LETTERS TO THE EDITOR

By NEMS Daily Journal

‘Barbaric’ practice seen in care of mentally ill
I am writing this letter in response to your article in the Sunday paper concerning proposed cutbacks on mental health care.
I have practiced law a long time and during the course of that law practice I have dealt with many people’s lives and also I have had the unique experience of being a commitment lawyer. Basically for a period of over four years in Pontotoc I handled all drug, alcohol, and mental commitments. I know the process and I know the feelings of families. Also I have the unique experience by way of family without indicating specific individuals, of dealing with family members who have suffered from various degrees of mental illness, and in my family picture there is a history of suicide. I suspect many of your readers have also. There is also still the vast numbers of untreated individuals who fear seeing a psychiatrist or counselor still due to the stigma of mental illness. I can count and it takes more than one hand the number of lawyers I have known that have committed suicide.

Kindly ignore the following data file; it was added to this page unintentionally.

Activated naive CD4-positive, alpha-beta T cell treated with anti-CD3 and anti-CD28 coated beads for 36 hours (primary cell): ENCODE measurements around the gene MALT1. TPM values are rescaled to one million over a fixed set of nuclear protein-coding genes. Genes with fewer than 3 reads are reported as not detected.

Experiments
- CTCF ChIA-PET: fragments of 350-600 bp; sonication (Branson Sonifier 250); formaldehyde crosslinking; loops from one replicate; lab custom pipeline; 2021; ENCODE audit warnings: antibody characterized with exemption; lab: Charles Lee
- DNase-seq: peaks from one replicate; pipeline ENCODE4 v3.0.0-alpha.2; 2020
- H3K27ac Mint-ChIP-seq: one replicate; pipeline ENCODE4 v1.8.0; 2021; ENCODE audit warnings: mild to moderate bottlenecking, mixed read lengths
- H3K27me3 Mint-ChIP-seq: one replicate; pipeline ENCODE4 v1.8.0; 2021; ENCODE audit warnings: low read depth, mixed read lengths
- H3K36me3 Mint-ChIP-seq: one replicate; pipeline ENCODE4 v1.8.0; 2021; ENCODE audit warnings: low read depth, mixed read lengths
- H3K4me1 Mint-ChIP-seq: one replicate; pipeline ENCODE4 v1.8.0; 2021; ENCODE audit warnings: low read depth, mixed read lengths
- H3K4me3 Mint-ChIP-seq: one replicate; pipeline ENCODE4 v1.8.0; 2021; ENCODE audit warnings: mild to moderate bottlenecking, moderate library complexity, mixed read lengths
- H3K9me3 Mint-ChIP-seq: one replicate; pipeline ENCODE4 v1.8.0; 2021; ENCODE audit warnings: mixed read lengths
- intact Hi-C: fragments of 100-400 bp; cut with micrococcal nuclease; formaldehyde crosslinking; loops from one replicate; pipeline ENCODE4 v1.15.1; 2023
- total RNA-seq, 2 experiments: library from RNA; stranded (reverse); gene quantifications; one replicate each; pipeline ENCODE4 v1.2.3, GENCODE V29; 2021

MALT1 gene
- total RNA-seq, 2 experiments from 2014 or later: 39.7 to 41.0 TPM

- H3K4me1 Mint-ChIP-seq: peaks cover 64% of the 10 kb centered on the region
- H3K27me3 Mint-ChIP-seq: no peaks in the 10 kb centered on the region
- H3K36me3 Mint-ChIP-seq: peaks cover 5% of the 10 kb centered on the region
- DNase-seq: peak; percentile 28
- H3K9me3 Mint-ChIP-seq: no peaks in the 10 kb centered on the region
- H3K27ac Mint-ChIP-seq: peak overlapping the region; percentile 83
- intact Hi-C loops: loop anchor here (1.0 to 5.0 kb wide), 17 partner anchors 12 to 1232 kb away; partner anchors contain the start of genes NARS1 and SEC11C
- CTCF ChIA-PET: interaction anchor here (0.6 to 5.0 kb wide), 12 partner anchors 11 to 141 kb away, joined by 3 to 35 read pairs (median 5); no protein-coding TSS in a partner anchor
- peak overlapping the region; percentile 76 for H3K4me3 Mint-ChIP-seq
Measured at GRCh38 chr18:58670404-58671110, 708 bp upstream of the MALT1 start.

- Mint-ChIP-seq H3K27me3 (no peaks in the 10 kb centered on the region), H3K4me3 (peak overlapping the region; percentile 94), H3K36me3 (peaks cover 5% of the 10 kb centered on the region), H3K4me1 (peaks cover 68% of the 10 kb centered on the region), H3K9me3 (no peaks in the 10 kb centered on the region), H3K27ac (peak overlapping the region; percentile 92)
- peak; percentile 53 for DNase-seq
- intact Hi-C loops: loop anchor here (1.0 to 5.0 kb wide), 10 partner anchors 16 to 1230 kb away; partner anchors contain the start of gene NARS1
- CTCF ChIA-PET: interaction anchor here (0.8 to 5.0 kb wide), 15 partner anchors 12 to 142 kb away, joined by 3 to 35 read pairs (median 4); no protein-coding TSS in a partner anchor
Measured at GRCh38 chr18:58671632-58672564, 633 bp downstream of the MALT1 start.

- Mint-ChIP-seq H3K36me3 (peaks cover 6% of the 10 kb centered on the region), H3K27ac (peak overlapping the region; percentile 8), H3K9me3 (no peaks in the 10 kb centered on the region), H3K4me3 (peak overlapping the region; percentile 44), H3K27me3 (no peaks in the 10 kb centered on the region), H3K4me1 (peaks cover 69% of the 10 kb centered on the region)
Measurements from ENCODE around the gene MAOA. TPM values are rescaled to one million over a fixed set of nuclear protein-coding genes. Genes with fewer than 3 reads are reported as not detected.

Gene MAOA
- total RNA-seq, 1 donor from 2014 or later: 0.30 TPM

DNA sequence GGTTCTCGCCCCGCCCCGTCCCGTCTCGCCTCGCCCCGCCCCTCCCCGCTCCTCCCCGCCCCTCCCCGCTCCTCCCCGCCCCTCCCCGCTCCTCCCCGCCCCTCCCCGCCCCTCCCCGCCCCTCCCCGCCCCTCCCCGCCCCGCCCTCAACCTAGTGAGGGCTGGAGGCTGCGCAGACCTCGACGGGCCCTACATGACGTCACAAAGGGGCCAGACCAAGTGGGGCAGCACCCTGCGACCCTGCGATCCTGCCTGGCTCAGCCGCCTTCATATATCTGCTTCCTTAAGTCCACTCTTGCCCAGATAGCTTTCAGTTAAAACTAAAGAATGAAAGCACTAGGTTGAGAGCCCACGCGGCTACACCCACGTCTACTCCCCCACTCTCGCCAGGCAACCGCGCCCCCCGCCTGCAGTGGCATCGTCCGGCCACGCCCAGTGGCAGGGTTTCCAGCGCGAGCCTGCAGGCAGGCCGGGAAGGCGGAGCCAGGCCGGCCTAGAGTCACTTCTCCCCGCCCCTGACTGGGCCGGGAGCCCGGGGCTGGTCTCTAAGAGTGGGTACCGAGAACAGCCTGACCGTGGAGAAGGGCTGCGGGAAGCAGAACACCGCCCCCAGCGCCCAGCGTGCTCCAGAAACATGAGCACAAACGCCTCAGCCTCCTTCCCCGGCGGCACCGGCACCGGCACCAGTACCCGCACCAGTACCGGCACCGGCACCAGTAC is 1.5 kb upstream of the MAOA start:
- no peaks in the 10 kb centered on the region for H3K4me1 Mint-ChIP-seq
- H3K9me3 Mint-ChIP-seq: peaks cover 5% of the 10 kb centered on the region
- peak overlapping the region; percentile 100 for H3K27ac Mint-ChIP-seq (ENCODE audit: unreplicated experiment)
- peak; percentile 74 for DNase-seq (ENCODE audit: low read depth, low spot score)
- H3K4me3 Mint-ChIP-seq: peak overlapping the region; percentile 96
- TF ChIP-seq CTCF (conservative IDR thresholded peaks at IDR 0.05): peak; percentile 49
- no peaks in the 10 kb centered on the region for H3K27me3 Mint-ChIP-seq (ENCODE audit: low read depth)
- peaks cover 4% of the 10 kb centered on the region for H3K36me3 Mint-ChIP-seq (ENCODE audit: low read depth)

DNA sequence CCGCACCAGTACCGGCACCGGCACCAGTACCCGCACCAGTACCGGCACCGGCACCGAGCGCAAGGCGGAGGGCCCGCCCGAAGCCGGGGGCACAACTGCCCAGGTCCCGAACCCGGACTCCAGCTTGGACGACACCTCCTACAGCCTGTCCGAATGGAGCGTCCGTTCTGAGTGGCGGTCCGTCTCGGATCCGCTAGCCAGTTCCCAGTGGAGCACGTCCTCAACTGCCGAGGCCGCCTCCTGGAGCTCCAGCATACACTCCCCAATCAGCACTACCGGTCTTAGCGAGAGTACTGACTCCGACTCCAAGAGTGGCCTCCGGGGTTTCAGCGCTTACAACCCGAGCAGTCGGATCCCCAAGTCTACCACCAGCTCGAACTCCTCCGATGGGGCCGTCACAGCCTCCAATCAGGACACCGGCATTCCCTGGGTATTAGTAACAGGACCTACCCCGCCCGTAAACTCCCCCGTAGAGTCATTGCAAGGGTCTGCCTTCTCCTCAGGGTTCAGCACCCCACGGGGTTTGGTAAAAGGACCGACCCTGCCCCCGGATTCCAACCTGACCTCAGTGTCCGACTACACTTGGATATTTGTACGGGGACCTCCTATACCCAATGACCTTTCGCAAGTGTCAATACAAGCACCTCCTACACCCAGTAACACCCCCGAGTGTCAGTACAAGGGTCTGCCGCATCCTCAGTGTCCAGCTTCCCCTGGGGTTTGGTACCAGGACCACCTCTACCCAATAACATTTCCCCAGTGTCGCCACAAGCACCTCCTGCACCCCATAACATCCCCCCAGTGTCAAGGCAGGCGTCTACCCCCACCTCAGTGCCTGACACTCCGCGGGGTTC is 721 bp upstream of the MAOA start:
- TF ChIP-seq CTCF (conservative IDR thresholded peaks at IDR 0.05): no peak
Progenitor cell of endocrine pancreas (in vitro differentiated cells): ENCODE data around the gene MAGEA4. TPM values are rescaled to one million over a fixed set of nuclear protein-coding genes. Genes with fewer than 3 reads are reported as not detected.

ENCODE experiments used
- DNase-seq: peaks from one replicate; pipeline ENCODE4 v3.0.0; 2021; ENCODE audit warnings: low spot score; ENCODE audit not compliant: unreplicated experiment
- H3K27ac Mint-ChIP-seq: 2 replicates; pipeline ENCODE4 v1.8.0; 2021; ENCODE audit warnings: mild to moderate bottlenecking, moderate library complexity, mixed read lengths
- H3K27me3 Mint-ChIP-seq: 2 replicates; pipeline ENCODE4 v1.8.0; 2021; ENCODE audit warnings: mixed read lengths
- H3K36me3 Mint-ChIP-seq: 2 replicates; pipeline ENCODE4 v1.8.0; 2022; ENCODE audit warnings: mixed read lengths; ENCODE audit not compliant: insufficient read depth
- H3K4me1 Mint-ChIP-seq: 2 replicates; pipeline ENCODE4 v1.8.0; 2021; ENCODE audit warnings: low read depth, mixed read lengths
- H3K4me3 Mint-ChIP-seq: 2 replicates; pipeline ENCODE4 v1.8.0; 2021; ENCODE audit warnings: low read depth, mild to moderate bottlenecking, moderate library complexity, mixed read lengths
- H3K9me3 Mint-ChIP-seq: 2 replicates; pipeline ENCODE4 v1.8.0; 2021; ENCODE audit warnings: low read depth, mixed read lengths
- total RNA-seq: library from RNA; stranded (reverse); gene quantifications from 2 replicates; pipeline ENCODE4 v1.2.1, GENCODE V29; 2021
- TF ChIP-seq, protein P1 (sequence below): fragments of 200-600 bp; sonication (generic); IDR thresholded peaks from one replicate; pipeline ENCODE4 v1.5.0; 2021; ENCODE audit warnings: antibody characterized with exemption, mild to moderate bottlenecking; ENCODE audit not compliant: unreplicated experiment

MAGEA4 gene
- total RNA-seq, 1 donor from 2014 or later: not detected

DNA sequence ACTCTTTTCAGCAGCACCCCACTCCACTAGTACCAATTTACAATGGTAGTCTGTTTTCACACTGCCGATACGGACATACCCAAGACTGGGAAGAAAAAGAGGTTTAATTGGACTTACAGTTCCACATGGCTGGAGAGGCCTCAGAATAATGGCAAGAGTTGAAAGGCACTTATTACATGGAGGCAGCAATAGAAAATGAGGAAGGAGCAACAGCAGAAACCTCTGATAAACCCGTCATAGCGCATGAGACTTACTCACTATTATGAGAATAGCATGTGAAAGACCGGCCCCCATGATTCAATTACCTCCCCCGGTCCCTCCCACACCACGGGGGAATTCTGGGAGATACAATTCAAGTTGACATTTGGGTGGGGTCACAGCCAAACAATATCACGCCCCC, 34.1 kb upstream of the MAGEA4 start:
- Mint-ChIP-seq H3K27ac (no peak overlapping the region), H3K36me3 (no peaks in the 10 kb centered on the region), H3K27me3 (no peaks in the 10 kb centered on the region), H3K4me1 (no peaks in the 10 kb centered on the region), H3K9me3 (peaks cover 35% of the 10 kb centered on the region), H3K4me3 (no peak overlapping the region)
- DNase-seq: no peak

If a determination is made that a person needs to be hospitalized and there are no arrangements such as insurance or agreement for voluntary hospitalization, then the usual procedure at present is to put this individual in jail.
In my opinion, this is barbaric.
Historically, Mississippi has made provisions to protect and take care of the vulnerable, such as minor children, the elderly, vulnerable adults, disabled individuals, and those other individuals who cannot take care of themselves. To fail to provide adequate funding to treat the mentally ill in local facilities and allowing the situations to deteriorate to where the only alternative is to place them in jail and eventually send them to an institution is very and most barbaric.
I hope the leadership of our state will take a serious look at this issue and appropriate the funds to treat the mentally ill in local mental health facilities and local hospitals. The practice of putting the mentally ill in jail must end.